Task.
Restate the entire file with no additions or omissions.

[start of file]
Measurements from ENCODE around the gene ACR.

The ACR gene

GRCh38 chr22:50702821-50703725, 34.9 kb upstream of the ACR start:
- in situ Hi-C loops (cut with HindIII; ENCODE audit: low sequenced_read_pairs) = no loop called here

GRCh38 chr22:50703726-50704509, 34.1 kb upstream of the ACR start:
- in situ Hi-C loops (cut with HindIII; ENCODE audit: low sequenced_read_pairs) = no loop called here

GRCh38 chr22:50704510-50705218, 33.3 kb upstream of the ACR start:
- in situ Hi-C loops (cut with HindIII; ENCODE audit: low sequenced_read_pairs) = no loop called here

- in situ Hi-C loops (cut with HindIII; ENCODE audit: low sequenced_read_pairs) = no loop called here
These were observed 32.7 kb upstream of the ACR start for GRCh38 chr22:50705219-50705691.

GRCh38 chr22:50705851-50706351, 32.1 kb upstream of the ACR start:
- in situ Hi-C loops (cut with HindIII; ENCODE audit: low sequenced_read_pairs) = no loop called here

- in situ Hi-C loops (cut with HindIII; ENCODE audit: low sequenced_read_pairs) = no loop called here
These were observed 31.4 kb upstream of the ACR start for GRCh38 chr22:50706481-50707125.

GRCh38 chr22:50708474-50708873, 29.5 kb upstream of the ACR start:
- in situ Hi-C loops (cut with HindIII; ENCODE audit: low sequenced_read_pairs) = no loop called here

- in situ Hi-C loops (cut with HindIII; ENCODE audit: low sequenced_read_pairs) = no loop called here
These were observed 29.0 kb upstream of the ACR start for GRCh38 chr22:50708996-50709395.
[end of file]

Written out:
Measurements from ENCODE around the gene ACR.

The ACR gene

GRCh38 chr22:50702821-50703725, 34.9 kb upstream of the ACR start:
- in situ Hi-C loops (cut with HindIII; ENCODE audit: low sequenced_read_pairs) = no loop called here

GRCh38 chr22:50703726-50704509, 34.1 kb upstream of the ACR start:
- in situ Hi-C loops (cut with HindIII; ENCODE audit: low sequenced_read_pairs) = no loop called here

GRCh38 chr22:50704510-50705218, 33.3 kb upstream of the ACR start:
- in situ Hi-C loops (cut with HindIII; ENCODE audit: low sequenced_read_pairs) = no loop called here

- in situ Hi-C loops (cut with HindIII; ENCODE audit: low sequenced_read_pairs) = no loop called here
These were observed 32.7 kb upstream of the ACR start for GRCh38 chr22:50705219-50705691.

GRCh38 chr22:50705851-50706351, 32.1 kb upstream of the ACR start:
- in situ Hi-C loops (cut with HindIII; ENCODE audit: low sequenced_read_pairs) = no loop called here

- in situ Hi-C loops (cut with HindIII; ENCODE audit: low sequenced_read_pairs) = no loop called here
These were observed 31.4 kb upstream of the ACR start for GRCh38 chr22:50706481-50707125.

GRCh38 chr22:50708474-50708873, 29.5 kb upstream of the ACR start:
- in situ Hi-C loops (cut with HindIII; ENCODE audit: low sequenced_read_pairs) = no loop called here

- in situ Hi-C loops (cut with HindIII; ENCODE audit: low sequenced_read_pairs) = no loop called here
These were observed 29.0 kb upstream of the ACR start for GRCh38 chr22:50708996-50709395.